Instruments Corporation, Austin, Texas).

B. Data preprocessing

The algorithm for the detection of the R-waves in the

recorded ECG signals was developed using the wavelet trans-

form with first derivative of Gaussian smoothing function

as the mother wavelet. The detection was carried out using

wavelet scales 2m, m=4, 8, 12, 16, 20. After the R-wave

detection the heart timing signal [10] was used for the HRV

signal representation and also for the correction of missing

and/or ectopic beats. The signals were resampled using cubic

spline at a sampling rate of 4 Hz as recommended for HRV

studies [12].

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C. Empirical Mode Decomposition (EMD)

In the EMD technique the signal is first decomposed into a

set of simple functions called Intrinsic Mode Function (IMF).

Definition and further details about IMF properties and extrac-

tion can be found in the literature [7], [8]. A systematic way

for extracting IMF from a complicated data set is known as

sifting. The properties of the IMF depend to a large extent on

the stopping criterion that is used in the sifting process. In this

study the criterion suggested by Huang et.al [9] was used and

the sifting process was stopped when the number of zero cross-

ings and extrema remains the same for S successive sifting

steps. The confidence limit for the parameter S was established

S = 2-10, 15 and 20 as proposed by Huang et.al [8]. Using

the Hilbert spectrum obtained from the individual decom-

positions, the mean and the standard deviation values were

estimated. The S value that gave the smallest squared deviation

from the mean was considered optimal and used as the

stopping criteria for the sifting process.

D. Normalized Amplitude Hilbert spectrum and instantaneous

frequency error index

In order to validate that the estimation yields a physically

meaningful instantaneous frequency for the IMF components,

the Normalized Amplitude Hilbert spectrum (NAHS) intro-

duced by Huang and Long [6] was used and the error bound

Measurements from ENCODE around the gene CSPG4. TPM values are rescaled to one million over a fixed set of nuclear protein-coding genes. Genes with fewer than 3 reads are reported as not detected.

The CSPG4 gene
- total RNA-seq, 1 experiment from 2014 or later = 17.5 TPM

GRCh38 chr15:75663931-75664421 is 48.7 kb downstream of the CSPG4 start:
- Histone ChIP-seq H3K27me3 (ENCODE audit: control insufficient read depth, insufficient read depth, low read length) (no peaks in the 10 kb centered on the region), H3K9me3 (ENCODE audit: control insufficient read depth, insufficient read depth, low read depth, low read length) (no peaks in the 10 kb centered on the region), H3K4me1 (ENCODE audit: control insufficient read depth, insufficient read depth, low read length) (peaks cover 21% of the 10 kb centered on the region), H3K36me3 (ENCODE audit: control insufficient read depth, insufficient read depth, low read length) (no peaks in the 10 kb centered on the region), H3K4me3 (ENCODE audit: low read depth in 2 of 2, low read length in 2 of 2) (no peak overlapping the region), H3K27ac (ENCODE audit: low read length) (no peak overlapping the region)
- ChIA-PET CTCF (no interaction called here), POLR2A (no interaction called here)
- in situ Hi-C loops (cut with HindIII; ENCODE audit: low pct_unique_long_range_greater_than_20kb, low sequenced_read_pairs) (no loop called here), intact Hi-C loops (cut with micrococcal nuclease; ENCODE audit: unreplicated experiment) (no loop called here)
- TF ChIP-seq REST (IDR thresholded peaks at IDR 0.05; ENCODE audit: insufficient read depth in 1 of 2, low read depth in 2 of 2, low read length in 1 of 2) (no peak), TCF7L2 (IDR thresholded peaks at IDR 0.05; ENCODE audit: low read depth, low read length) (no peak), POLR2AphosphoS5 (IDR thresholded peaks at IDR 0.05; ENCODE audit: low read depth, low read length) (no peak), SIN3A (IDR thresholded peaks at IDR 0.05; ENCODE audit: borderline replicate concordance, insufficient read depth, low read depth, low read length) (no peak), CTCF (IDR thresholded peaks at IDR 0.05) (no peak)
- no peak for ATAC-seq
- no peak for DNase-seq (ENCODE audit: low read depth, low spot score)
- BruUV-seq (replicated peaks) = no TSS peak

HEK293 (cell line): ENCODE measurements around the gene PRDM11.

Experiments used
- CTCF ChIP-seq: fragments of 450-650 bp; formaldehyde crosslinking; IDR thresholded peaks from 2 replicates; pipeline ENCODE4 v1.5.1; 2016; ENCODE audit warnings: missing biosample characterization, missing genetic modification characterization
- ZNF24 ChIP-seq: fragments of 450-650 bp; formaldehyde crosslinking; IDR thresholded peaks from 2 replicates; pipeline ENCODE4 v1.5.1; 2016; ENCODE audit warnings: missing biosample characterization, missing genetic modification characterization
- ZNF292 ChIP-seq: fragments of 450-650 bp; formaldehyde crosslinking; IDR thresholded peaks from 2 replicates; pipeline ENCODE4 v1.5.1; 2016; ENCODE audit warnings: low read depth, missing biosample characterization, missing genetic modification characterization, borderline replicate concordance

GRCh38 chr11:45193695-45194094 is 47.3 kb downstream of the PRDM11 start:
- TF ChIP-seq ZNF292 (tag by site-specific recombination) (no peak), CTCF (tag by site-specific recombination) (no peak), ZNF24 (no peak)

was defined as shown in Eq. 1.

E(t) = [abs(Hilbert Transform(y(t))) − 1]2

(1)

The instantaneous frequency was considered to be incorrect

at positions where the error index was higher than twice the

standard deviation of the error. These values were corrected

by using a model based interpolating scheme purposed by

Paul et.al [4]. After the correction, the marginal spectrum

(Eq. 2) of the IMF components was used to estimate the center

frequency and the standard deviation spectral extension using

Eq. 3 and Eq. 4.

E. IMF component assignment to LF and HF band

The IMF components were assigned to the LF or the HF

band of the signal if the center frequency lay within the band

limits and the center frequency ± standard deviation spectral

extension value was not more than twenty percent outside the

boundary of that band.

h(ω) =

T

ˆ

0

H((ω, t)dt

(2)

¯fp =

´∞

´∞

−∞f h(ω)df

−∞h(ω)df

(3)

∆fp =

?´∞

−∞(f −¯fp)2h(ω)df

´∞

−∞h(ω)df

?1/2

(4)

F. Simulated signal study

In order to validate the analysis setup described in this work

a simulated signal representing the non-stationary conditions,

with changing amplitude and frequency, usually encountered

in the HRV analysis was used. The signal was generated using

an Integral Pulse Frequency Modulation (IPFM) model for a

duration of five minutes. The threshold and the DC component

of the IPFM model were kept constant at one. Equispace

representation of the signal from the IPFM model was obtained

at 4 Hz through cubic spline interpolation.

The signal consisted of two frequency components one in

the LF region and one in the HF region of the HRV signal.

The amplitude of both the components at the start of the IPFM

simulation was set to unity and the frequencies of the LF and

the HF component were set to 0.1 Hz and 0.25 Hz respectively.

The amplitude of the LF component was dropped to half

and that of the HF component was increased to two midway

through the IPFM simulation. The frequencies of both the

components were increased to 0.12 Hz for the LF component

and to 0.3 Hz for the HF component at the same time.

G. Statistical test

An unpaired t-test and a Mann–Whitney rank sum test

were used to compare the parameters values estimated from

the data obtained from the locally anesthetized patients. The

parameters from each patient were tested individually to check

for differences before and after the block. The statistical

analysis was carried out using SigmaStat 2.03 (Systat Software

Inc., USA). The significance level was set at P < 0.05 in all

the tests.

III. RESULTS

A. Simulated signals results

The S value of eight gave the minimum squared deviation

from the mean and was considered optimal. The results

obtained for the simulated signal are shown in Fig. 1. The

changes in the amplitude and the frequency can be clearly

seen in the first two IMF components shown in Fig. 1. The